THE RETRIEVAL OF THE ICE SKATES
In short, Valerka’s ice skates have been stolen and Galia tells him that she knows who took them, so she takes him to get them back. It is unclear throughout whether the clandestine operation is meant to be funny or frightening. There is an expectation of the possibility of violence upon being found out that is reminiscent of John Carpenter’s favorite tactic in Halloween. It is unclear how much danger they are in. However, there is also something of Chaplin in Valerka’s body language, in the absurdity of the situation and ultimately in the resolution, when he finally opens the door to the shed where the skates are, a chicken bursts out as if attacking him, and as the two run away, a naked man emerges standing a screaming at them in only his boots.
I suppose it would be considered a jump cut, for the next thing we see are the two of them laughing hysterically, alternately pushing at each other and leaning against each other. And there is another voice on the soundtrack, another person laughing along with them, an adult sharing in there moment of revelry. It is Kanievsky himself. We may conclude this because we here his voice in the beginning of the film singing and saying, “Let’s begin,” and then again at the end directing the enigmatic final scene.
As far as I know there is nothing like this in all of cinema. Perhaps the closest analogue would be a painter inserting his likeness into one of his works. The effect here is quite different, partly because it is so unexpected as to be disorienting, but also because painters do this either as a means of self-critique or as a wink to the spectator. Kanievsky’s desire is somewhat simpler. He wants to participate with his actors, and with his audience. He wants all of us to share a laugh together.
Since it is the express purpose of Cinema Underground to, in part, celebrate films that are rarely seen, I would like to discuss a documentary that is quite difficult to find. If you don’t take a course in documentary film at university or you don’t live next to an art house theater that puts on a Gary Kildea retrospective, you have probably missed his classic, Celso and Cora. I can’t even find images for it to dress up this post.
The only picture I could track down was at Icarus Films where you can buy a VHS copy of the movie for $440. It is a shame that so few people have the opportunity to watch this ground breaking documentary. In addition to being every bit as important as films like Sherman’s March and Roger and Me in terms of challenging the traditional documentary form by making it more personal, Celso and Cora possesses many other virtues that I shall enumerate below.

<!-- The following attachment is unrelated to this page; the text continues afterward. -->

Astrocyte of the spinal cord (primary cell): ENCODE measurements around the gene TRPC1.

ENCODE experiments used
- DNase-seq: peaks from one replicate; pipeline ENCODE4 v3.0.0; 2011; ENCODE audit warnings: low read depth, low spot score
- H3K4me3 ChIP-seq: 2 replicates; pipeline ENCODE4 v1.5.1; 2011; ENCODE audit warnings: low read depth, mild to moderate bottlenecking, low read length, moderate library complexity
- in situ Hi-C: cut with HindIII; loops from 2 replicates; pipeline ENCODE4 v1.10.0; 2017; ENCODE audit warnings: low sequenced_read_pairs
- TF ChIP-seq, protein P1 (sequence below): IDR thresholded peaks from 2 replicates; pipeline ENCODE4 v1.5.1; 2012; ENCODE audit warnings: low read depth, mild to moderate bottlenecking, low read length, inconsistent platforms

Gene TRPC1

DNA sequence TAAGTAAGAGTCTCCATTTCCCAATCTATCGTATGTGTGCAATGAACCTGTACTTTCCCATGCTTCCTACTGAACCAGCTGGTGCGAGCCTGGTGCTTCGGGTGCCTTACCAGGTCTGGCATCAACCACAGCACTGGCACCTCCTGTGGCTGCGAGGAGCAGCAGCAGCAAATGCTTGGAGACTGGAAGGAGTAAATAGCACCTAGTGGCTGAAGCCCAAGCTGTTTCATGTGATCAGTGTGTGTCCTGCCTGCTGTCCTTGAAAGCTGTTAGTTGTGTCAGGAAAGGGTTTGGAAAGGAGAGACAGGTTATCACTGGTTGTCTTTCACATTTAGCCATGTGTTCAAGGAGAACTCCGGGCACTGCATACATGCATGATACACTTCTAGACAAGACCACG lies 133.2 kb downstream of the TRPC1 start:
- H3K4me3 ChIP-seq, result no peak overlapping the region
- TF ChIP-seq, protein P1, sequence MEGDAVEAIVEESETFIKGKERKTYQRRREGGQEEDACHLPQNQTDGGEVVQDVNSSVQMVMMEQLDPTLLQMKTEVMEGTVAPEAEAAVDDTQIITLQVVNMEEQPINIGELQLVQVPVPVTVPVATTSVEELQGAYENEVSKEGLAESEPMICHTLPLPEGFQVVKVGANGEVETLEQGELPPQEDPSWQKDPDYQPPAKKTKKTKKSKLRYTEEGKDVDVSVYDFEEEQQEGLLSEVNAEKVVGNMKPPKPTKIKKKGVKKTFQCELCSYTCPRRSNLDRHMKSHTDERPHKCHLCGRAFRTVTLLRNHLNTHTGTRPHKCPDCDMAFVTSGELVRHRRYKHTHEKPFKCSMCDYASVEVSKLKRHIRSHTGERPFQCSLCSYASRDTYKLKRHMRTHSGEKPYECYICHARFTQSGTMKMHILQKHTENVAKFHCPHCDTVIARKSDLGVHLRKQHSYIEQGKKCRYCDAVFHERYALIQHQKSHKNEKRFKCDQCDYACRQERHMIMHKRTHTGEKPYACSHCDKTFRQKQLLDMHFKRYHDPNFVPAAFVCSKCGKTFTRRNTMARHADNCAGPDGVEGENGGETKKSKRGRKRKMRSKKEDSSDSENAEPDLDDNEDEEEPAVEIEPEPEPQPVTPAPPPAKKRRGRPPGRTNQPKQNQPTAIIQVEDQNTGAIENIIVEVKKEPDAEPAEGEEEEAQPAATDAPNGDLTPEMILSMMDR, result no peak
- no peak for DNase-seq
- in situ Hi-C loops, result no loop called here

I have to begin by discuss what other people think of the movie. This is part of what makes it “undervalued” after all. I am often curious about audience reaction n general, but I think in the particular case of this film a misunderstanding about its content and purpose may contribute to its limited availability. The first time I watched Celso and Cora I was in a course about documentary filmmaking, and I remember the consensus appraisal of my classmates being that the movie was exploitative, that Kildea took advantage of his titular subjects. It was introduced to us, in fact, as a “problem” film, and the class identified the problem correctly.
It is typical of people who have never wanted for anything in their lives to find fault with anyone who tries to show them that there are people less fortunate in the world. We have a rather narrow view of people who live in poverty and so we have a quite limited range of expectations from a film that features them as the subject. Celso and raises questions about the responsibility and honesty of the filmmaker to be sure, but accusing it of exploitation seems to me to reveal more of the viewer’s unwillingness to confront his middleclass liberal complacence than the selfishness of the filmmaker.
What are the responsibilities of the filmmaker? He must present his subject in a truthful way. It is particularly significant in Celso and Cora that the truth runs deeper than revealing the economic hardships of poor people in Manila. It would perhaps be more comfortable for us to watch a documentary simply about being poor. Talking heads and found footage are often easy to distance. As it turns out Celso and Cora is as much about the communication breakdowns between people who are in love as it is about poverty. It is actually less about the economy as it is about how hardship adversely affects marriage, family, friendship and love.
Celso and Cora is also about the relationship Kildea develops with the couple and their family. It shows that the filmmaker and his “subject” have become friends. Kildea films the process of getting to know someone. By doing so he adds another layer to the narrative so that the shift in Celso when he begins calling Kildea “pare,” is as important as Celso losing his job. There is more than one thing going on in the movie. There is more than one story and more than one tone.